How Research from the Classroom Supports the Use of Manipulatives
Over the past four decades, studies done at all different grade levels and in several different countries indicate that mathematics achievement increases when manipulatives are put to good use (Canny, 1984; Clements and Battista, 1990;
Clements, 1999; Dienes, 1960; Driscoll, 1981; Fennema, 1972, 1973; Skemp, 1987; Sugiyama, 1987; Suydam, 1984). Additional research shows that use of manipulatives over the long-term provides more benefits than short-term use does (Sowell,
With long-term use of manipulatives in mathematics, educators have found that students make gains in the following general areas (Heddens; Picciotto, 1998; Sebesta and Martin, 2004):
- verbalizing mathematical thinking
- discussing mathematical ideas and concepts
- relating real-world situations to mathematical symbolism
- working collaboratively
- thinking divergently to find a variety of ways to solve problems
- expressing problems and solutions using a variety of mathematical symbols
- making presentations
- taking ownership of their learning experiences
- gaining confidence in their abilities to find solutions to mathematical problems using methods that they come up with themselves without relying on directions from the teacher
Studies have shown that students using manipulatives in specific mathematical subjects are more likely to achieve success than students who don’t have the opportunity to work with manipulatives. Following are some specific areas in which
research shows manipulatives are especially helpful:
Counting Some children need to use manipulatives to learn to count (Clements, 1999).
Place Value Using manipulatives increases students’ understanding of place value (Phillips, 1989).
Computation Students learning computational skills tend to master and retain these skills more fully when manipulatives are used as part of their instruction (Carroll and Porter, 1997)
Problem Solving Using manipulatives has been shown to help students reduce errors and increase their scores on tests that require them to solve problems (Carroll and Porter, 1997; Clements, 1999; Krach, 1998).
Fractions Students who have appropriate manipulatives to help them learn fractions outperform students who rely only on textbooks when tested on these concepts (Jordan, Miller, and Mercer, 1998; Sebesta and Martin, 2004).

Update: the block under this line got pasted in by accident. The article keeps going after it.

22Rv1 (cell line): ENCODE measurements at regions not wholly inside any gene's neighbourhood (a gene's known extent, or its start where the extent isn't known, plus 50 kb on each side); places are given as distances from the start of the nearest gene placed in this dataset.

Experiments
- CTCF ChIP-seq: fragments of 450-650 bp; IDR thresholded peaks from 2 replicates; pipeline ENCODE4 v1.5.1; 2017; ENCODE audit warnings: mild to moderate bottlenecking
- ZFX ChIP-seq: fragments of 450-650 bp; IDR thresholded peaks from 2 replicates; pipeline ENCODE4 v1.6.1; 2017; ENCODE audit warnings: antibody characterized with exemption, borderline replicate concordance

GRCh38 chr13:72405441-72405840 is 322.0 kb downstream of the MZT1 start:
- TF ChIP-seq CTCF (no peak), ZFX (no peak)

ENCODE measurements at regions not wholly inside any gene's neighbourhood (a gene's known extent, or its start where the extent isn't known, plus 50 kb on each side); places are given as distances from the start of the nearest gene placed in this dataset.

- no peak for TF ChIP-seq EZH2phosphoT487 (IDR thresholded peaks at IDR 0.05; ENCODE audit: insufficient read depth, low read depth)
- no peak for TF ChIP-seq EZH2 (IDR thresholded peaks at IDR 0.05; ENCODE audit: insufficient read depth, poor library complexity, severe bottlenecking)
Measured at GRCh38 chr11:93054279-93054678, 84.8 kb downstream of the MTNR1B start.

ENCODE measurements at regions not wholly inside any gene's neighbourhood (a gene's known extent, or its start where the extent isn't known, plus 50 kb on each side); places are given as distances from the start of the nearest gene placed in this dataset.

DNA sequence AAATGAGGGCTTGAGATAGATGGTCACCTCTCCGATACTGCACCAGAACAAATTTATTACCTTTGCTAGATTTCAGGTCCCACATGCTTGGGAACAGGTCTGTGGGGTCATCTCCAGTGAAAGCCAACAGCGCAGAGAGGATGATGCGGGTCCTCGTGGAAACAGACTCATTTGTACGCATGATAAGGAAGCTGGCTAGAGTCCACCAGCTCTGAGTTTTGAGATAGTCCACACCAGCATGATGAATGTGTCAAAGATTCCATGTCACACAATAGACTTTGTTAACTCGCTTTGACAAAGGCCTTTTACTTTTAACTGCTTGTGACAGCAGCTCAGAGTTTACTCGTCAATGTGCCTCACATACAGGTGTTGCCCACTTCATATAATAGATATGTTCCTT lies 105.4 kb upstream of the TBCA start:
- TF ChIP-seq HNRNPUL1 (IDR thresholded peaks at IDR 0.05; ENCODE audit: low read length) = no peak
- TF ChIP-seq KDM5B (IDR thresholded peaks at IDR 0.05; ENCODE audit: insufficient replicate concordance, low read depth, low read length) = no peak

Ratios Students who have appropriate manipulatives to help them learn fractions also have significantly improved achievement when tested on ratios when compared to students who do not have exposure to these manipulatives (Jordan, Miller,
and Mercer, 1998).
Algebraic Abilities Algebraic abilities include the ability to represent algebraic expressions, to interpret such expressions, to make connections between concepts when solving linear equations, and to communicate algebraic concepts. Research
indicates that students who used manipulatives in their mathematics classes have higher algebraic abilities than those who did not use manipulatives (Chappell and Strutchens, 2001).
Manipulatives have also been shown to provide a strong foundation for students mastering the following mathematical concepts (The Access Center, October 1, 2004):
- number relations
- number bases
Well-known math educator Marilyn Burns considers manipulatives essential for teaching math to students of all levels. She finds that manipulatives help make math concepts accessible to almost all learners, while at the same time offering
ample opportunities to challenge students who catch on quickly to the concepts being taught. Research indicates that using manipulatives is especially useful for teaching low achievers, students with learning disabilities, and English
language learners (Marsh and Cooke, 1996; Ruzic and O’Connell, 2001).
Research also indicates that using manipulatives helps improve the environment in math classrooms. When students work with manipulatives and then are given a chance to reflect on their experiences, not only is mathematical learning enhanced,
math anxiety is greatly reduced (Cain-Caston, 1996; Heuser, 2000). Exploring manipulatives, especially self-directed exploration, provides an exciting classroom environment and promotes in students a positive attitude toward learning
(Heuser, 1999; Moch, 2001). Among the benefits several researchers found for using manipulatives was that they helped make learning fun (Moch, 2001; Smith et. al, 1999).